UNITED STATES DISTRICT COURT, SOUTHERN DISTRICT NEW YORK.
August 16, 1983
Loukia S. DOUFEXIS, Individually, As Natural Tutrix of her Minor Children, Constantinos Stavros Doufexis and Sofia Doufexis, Minors, and as Personal Representative of the Estate of Stavros Doufexis, deceased, Plaintiff,
NAGOS S.S., INC., Golden Nagos Marinera, S.A., Lygnos Brothers Shipping, Inc., In Personam, and the M/V GOLDEN NAGOS, Her Engines, Tackles and Appurtenances, In Rem, Defendants.
The opinion of the court was delivered by: WERKER
WERKER, District Judge.
Plaintiff brings this action individually, as the natural tutrix of her minor children, and as the personal representative of the estate of her deceased husband, Stavros Doufexis, to recover damages for the decedent's death.
Her claims are asserted under both the Jones Act, 46 U.S.C. § 688, and general maritime law. The matter presently is before the court on defendants' motion to dismiss the complaint on the ground of forum non conveniens. For the reasons that follow, the motion is granted.
The decedent was a Greek resident and citizen. At the time of his death, he was employed as a secondmate on the defendant vessel, the M/V Golden Nagos ("Golden Nagos"). The injury that allegedly caused his death occurred on or about the morning of December 29, 1980. The decedent allegedly slipped on the starboard wing of the vessel while stepping up to a platform on which the sight-vane was located. He died on December 30, 1980, while the vessel was bound for or in the vicinity of Sardinia, Italy.
The Golden Nagos is a Greek flag vessel and is owned by defendant Golden Nagos Marinera, S.A., a Panamanian corporation. Defendant Lygnos Brothers Shipping, Inc. is a New Jersey corporation with its office in Englewood, New Jersey and acts as the agent of the shipowner in the United States. The shipowner also has an agent located in Piraeus, Greece.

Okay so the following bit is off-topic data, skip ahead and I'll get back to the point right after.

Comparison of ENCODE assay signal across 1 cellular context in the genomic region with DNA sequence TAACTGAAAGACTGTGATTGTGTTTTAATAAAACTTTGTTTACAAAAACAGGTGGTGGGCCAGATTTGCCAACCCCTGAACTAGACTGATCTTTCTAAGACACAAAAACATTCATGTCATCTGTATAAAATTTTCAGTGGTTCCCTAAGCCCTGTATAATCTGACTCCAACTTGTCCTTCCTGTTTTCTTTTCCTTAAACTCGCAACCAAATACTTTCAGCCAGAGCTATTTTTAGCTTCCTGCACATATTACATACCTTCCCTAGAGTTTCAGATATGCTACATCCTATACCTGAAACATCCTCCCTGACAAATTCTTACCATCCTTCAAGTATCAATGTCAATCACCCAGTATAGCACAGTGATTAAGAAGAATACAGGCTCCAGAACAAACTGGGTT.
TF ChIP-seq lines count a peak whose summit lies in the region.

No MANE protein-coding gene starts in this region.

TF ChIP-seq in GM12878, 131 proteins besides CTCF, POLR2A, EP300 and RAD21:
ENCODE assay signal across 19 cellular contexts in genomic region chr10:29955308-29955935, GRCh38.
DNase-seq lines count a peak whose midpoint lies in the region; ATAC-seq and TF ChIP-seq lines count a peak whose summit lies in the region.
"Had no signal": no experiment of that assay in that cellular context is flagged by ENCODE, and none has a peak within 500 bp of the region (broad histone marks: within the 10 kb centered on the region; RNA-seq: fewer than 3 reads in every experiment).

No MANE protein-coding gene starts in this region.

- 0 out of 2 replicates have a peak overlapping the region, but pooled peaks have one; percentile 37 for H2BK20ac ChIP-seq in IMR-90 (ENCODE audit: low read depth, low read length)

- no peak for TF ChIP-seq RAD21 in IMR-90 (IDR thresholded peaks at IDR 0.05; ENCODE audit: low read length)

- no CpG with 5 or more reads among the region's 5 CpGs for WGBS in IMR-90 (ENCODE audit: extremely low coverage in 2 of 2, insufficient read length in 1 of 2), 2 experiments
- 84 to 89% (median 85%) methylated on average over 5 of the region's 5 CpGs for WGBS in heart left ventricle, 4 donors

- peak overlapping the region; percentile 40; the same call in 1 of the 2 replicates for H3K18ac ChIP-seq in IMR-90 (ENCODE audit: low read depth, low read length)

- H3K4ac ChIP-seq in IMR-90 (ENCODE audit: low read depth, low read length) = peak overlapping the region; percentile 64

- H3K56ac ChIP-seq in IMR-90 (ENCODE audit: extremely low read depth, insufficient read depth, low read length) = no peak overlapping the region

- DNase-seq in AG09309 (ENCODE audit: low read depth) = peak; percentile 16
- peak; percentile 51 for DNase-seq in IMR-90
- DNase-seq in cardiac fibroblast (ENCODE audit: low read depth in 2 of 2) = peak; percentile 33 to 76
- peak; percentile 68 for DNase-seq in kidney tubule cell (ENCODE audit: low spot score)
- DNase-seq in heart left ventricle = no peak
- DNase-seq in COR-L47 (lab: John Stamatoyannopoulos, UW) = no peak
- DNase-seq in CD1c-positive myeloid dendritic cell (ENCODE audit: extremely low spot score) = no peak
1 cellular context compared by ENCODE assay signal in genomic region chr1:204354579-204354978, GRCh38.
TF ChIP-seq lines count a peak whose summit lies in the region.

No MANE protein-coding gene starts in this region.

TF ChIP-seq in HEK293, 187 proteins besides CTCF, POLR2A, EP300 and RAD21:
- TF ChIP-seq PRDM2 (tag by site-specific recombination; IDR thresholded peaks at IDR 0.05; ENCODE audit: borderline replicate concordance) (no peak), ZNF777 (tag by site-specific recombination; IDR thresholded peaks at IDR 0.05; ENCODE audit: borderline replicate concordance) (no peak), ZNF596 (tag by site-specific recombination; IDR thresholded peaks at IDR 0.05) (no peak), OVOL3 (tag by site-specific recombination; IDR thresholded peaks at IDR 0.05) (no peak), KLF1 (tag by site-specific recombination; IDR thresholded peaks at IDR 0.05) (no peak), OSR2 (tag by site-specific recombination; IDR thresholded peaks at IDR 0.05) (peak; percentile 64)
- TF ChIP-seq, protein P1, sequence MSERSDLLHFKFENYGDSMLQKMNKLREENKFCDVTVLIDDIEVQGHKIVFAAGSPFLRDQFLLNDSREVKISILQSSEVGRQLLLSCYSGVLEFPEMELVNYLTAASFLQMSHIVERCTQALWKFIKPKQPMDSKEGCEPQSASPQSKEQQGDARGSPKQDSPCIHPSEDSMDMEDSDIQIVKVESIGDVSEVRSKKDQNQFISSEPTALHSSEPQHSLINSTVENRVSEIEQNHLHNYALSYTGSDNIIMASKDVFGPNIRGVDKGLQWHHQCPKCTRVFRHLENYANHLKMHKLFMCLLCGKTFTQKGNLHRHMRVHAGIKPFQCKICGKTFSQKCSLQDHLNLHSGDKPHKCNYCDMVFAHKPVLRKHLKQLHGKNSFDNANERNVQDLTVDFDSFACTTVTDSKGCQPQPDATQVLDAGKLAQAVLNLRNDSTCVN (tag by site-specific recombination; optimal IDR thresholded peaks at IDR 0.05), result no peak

Defendants claim that dismissal is warranted because all of the factors traditionally considered on a forum non conveniens motion point to Greece as being the most convenient place for the litigation of this action. Plaintiff, on the other hand, argues that, because the shipowner derives substantial revenue from and has a base of operations in the United States, the action is one to which the Jones Act applies and therefore cannot be dismissed on the ground of forum non conveniens.
It previously had been thought to be the rule in this circuit that the district court had no power to dismiss a Jones Act case for non conveniens. E.g., Antypas v. CIA, Maritima San Basilio, S.A., 541 F.2d 307, 310 (2d Cir.1976), cert. denied, 429 U.S. 1098, 97 S. Ct. 1116, 51 L. Ed. 2d 545 (1977). Where the shipowner had a base of operations in the United States, the courts often found that the case was governed by the Jones Act and therefore could not be dismissed under the forum non conveniens doctrine. E.g., Id.; Moncada v. Lemuria Shipping Corp., 491 F.2d 470, 473 (2d Cir.), cert. denied sub nom. Ekberg Shipping Corp. v. Moncada, 417 U.S. 947, 94 S. Ct. 3072, 41 L.ed.2d 667 (1974).
In Cruz v. Maritime Co. of Philippines, 702 F.2d 47 (2d Cir.1983) (per curiam), however, the Second Circuit declared this line of thinking to be in error and held that the applicability of the Jones Act does not prohibit the district court from dismissing the case on the ground of forum non conveniens. Id. at 48.